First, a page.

#46: Listen as Drew Bickers, Vice President of Sales at NCC Group, speaks on his mission to develop sales managers into sales leaders. We discuss what it takes to be a good mentor, turning failure into strength, and how his passion for coaching has impacted his career.
Listen to the episode by clicking play below OR search “the sales lift” wherever you get podcasts.
Don’t feel like listening? Read the Episode Cliff Notes instead below:
Setting Up For Leadership Success (:49)
Many employees who are really successful in that entry-level or individual contributor role often have never been in a leadership or a coaching role themselves.
There’s this assumption that they’re just going to be great and flawless at the new position because they did really good at their entry-level role. If the employee fails or screws up because they’re not sure what they’re doing, it will be a tremendous hit to the organization.
Upper management must provide adequate coaching to set up the employee for success. This means performing daily or weekly check-ins.
Drew explains that not everyone responds the same way, so adapting your coaching strategy to tailor it to who you’re mentoring is key. This comes through asking the right questions.
Finding Accountability (7:00)
When working with a new manager, assume they’re going to get it wrong at some point and fail. Going in with an idea of how to deal with those inevitable failures will help make it a lesser blow.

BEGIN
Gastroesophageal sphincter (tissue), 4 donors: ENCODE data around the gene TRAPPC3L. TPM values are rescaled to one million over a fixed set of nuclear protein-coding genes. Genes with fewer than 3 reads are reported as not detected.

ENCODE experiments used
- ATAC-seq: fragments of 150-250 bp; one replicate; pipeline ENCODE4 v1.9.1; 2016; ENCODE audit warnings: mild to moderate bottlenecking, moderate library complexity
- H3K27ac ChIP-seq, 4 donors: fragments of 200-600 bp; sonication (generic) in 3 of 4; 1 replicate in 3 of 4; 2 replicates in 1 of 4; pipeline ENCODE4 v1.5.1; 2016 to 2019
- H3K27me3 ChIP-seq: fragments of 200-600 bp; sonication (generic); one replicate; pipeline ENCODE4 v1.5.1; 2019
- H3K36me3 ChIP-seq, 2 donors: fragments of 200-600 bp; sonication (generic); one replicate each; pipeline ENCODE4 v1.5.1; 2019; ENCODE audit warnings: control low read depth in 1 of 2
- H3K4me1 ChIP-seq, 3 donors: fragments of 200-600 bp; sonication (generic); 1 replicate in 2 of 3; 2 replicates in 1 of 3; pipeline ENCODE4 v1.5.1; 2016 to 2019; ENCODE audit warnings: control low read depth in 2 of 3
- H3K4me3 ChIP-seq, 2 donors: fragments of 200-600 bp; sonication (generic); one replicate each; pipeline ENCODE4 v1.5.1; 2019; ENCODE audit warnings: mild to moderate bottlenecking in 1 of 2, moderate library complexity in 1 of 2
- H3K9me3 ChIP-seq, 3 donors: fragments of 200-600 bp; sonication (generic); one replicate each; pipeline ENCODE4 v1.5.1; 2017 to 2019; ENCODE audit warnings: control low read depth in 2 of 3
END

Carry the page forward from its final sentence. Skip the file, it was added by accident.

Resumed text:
Emotional connection is what gets you the honest answers you need as a coach, and you’re going to give the honest responses. A lot of managers forget to be vulnerable with their staff and with their teams.
So many people in sales try to be clever and Drew advises against that because everybody is already doing it. We’re trying to eliminate the misconception that all salespeople care about making the sale and not the client.
Importance of Understanding Failure (12:28)
When interviewing for a new role, Drew likes to ask about the interviewer’s greatest failures. Anyone who says they’ve never failed is either lying or misunderstanding.
In that situation, it’s about reframing the question. Failure can be anything- big or small, personal or professional.
Drew wants the people he’s hiring to have an understanding and awareness of their failures. As a hiring manager, Drew also doesn’t try to be clever in his questioning.
He wants the process to be as inviting as possible to open the door to honest answers. One way to do that is for the interview to talk about their own failures.
Asking For Help (14:17)
When Drew first started out, he did not automatically get the guidance he needed to perform well. After making several mistakes, he sought out help from upper management to see if they could find someone to learn from.
This move was critical to finding the right questions to ask and an overall strategy that worked best to optimally perform in his role.
It’s also what fueled his passion to coach others because he knows that they might not be getting the guidance they need first-hand.
Just know you’re going to fail at something, and if you’re a leader, you may not be leading your sales coaches the right way. Open up to that level of vulnerability so that you can have a fluid up and down conversation that puts you into a better space.
Drew hosts the videoblog and podcast Culture_Bust which is a series of topics around bettering business life.